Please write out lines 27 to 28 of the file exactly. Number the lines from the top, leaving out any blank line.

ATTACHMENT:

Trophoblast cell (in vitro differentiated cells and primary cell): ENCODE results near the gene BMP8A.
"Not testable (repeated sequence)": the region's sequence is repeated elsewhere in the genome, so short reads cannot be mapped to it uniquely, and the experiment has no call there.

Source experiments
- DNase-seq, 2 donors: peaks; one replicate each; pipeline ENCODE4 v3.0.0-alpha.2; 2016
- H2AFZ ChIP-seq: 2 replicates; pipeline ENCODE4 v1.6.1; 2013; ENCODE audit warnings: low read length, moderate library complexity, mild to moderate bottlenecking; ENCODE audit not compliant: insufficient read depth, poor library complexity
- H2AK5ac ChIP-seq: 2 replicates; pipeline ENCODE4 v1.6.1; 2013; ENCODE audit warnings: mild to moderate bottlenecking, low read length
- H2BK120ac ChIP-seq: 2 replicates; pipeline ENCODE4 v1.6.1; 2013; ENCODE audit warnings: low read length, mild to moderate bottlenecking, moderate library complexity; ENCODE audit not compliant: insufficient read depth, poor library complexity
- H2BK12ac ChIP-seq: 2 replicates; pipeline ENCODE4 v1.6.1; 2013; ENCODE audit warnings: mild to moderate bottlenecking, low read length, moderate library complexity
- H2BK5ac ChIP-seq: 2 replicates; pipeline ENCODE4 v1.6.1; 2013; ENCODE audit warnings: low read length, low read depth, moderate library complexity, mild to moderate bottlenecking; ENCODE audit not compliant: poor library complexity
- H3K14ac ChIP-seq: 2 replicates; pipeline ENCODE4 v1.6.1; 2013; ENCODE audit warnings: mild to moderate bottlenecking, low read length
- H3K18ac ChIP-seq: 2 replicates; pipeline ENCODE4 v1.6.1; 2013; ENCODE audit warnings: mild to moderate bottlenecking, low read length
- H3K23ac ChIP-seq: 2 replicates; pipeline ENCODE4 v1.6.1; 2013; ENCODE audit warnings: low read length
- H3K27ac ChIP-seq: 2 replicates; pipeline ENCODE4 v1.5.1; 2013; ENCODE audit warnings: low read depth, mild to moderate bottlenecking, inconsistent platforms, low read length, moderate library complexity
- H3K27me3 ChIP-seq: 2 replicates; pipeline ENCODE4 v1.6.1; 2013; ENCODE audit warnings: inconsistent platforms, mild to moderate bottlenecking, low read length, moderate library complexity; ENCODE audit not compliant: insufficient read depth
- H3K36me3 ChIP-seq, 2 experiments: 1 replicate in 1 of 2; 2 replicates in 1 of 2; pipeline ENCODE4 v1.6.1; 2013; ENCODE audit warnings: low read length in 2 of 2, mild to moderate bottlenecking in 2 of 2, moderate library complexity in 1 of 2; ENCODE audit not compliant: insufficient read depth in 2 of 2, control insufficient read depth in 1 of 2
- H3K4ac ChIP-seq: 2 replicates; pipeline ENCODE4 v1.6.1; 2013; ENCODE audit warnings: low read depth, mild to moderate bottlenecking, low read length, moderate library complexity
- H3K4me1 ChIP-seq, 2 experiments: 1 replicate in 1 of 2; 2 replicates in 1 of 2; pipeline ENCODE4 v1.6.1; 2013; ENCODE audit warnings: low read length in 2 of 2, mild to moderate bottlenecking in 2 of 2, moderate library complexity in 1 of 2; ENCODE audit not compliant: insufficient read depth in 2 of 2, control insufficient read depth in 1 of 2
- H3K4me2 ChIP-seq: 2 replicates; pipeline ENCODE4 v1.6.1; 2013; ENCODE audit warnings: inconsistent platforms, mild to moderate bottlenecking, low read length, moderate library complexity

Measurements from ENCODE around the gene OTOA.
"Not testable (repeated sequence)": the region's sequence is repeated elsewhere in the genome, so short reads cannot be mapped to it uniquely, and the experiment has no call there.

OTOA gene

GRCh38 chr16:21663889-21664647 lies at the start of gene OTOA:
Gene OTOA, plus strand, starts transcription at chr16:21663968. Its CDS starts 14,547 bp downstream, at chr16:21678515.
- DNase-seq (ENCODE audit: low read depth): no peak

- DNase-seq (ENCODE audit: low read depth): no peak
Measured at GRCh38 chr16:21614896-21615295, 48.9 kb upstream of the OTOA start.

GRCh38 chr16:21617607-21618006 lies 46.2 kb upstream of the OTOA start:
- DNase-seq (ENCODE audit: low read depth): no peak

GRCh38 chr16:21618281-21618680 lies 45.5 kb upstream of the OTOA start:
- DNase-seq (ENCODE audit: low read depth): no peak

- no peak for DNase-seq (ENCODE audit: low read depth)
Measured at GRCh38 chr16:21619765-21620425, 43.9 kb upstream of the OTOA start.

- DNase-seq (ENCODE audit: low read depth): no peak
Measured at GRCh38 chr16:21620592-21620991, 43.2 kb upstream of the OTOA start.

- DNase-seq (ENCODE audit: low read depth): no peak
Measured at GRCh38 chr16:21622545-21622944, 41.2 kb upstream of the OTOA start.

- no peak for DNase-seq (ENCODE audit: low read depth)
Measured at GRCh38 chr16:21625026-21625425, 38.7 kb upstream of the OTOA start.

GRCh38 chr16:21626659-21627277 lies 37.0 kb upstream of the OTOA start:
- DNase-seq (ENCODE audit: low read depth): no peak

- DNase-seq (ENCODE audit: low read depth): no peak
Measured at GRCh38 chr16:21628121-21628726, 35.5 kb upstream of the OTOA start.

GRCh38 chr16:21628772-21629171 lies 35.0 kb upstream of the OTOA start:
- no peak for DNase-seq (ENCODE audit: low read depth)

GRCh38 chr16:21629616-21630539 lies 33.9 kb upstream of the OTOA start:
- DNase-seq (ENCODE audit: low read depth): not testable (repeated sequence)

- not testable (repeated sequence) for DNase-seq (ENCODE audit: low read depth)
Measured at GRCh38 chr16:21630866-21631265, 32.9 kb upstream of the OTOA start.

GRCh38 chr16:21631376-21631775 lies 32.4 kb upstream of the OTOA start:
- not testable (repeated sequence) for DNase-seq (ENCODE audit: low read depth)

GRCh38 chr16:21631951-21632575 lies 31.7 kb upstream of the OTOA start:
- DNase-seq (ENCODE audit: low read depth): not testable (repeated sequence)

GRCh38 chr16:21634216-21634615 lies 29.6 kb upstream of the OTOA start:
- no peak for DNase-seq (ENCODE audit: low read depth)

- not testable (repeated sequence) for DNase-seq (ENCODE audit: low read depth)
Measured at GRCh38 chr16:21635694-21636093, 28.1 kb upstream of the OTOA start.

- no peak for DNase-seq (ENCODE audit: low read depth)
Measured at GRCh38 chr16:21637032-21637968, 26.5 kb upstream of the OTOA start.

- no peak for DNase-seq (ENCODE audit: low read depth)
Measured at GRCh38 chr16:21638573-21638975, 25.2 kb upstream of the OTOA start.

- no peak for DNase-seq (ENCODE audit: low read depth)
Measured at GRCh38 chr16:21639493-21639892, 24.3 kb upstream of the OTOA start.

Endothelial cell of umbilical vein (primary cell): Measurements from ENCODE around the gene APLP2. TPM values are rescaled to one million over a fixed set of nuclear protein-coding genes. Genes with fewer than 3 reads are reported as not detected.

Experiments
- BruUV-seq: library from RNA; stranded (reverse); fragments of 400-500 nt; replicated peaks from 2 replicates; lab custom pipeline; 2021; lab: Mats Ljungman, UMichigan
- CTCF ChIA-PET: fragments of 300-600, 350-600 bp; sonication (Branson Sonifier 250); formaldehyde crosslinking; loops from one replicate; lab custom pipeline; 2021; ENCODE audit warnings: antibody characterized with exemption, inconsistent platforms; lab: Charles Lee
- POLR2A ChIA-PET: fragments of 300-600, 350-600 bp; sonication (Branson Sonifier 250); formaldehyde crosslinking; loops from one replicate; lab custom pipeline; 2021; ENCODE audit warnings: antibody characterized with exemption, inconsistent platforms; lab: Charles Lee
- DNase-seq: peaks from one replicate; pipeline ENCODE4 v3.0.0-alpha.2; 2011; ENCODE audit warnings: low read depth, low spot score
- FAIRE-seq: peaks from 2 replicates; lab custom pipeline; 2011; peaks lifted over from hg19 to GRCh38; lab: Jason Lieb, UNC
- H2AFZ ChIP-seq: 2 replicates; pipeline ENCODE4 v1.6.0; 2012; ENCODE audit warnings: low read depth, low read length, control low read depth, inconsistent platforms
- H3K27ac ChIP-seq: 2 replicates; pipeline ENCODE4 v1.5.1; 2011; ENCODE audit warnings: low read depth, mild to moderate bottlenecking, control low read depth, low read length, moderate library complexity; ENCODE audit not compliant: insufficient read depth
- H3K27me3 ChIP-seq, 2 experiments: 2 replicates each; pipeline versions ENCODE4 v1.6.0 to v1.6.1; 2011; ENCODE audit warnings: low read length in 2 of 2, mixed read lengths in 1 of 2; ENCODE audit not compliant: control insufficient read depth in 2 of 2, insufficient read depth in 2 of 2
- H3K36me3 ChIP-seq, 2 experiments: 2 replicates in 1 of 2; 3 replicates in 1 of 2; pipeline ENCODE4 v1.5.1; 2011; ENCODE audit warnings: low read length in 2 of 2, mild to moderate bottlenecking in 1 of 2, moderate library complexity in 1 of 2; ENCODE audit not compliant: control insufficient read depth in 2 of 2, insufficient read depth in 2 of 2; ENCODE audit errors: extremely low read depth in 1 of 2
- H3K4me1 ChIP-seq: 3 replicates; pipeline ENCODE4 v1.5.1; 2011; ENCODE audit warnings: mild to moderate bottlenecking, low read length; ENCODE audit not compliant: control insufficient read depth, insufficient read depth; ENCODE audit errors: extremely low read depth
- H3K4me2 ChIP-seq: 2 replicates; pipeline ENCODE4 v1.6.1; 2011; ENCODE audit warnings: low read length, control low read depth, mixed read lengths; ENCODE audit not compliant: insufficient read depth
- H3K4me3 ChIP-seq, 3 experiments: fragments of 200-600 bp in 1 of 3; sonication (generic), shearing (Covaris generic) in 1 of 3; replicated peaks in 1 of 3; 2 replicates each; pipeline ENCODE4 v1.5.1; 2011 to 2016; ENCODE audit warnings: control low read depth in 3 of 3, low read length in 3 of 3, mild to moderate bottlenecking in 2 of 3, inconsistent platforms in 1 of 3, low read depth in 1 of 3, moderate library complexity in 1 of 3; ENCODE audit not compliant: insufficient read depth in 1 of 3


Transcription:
GRCh38 chr16:21617607-21618006 lies 46.2 kb upstream of the OTOA start:
- DNase-seq (ENCODE audit: low read depth): no peak